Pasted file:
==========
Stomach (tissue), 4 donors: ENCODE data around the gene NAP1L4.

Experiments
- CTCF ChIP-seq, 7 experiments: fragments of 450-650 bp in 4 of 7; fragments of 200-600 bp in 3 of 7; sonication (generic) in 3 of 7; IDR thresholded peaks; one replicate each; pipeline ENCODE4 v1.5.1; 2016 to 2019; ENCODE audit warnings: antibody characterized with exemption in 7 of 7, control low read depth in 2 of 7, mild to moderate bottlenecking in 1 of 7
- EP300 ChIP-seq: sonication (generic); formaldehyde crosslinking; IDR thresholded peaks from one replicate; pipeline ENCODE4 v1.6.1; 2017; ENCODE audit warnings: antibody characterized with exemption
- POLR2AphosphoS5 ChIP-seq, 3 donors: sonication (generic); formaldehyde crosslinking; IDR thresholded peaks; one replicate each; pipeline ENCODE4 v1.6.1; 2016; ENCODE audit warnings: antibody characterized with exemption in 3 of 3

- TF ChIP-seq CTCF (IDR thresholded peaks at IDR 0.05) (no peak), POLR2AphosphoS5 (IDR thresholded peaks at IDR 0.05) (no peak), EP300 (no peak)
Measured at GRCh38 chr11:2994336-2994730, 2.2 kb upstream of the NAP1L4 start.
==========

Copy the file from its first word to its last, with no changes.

Stomach (tissue), 4 donors: ENCODE data around the gene NAP1L4.

Experiments
- CTCF ChIP-seq, 7 experiments: fragments of 450-650 bp in 4 of 7; fragments of 200-600 bp in 3 of 7; sonication (generic) in 3 of 7; IDR thresholded peaks; one replicate each; pipeline ENCODE4 v1.5.1; 2016 to 2019; ENCODE audit warnings: antibody characterized with exemption in 7 of 7, control low read depth in 2 of 7, mild to moderate bottlenecking in 1 of 7
- EP300 ChIP-seq: sonication (generic); formaldehyde crosslinking; IDR thresholded peaks from one replicate; pipeline ENCODE4 v1.6.1; 2017; ENCODE audit warnings: antibody characterized with exemption
- POLR2AphosphoS5 ChIP-seq, 3 donors: sonication (generic); formaldehyde crosslinking; IDR thresholded peaks; one replicate each; pipeline ENCODE4 v1.6.1; 2016; ENCODE audit warnings: antibody characterized with exemption in 3 of 3

- TF ChIP-seq CTCF (IDR thresholded peaks at IDR 0.05) (no peak), POLR2AphosphoS5 (IDR thresholded peaks at IDR 0.05) (no peak), EP300 (no peak)
Measured at GRCh38 chr11:2994336-2994730, 2.2 kb upstream of the NAP1L4 start.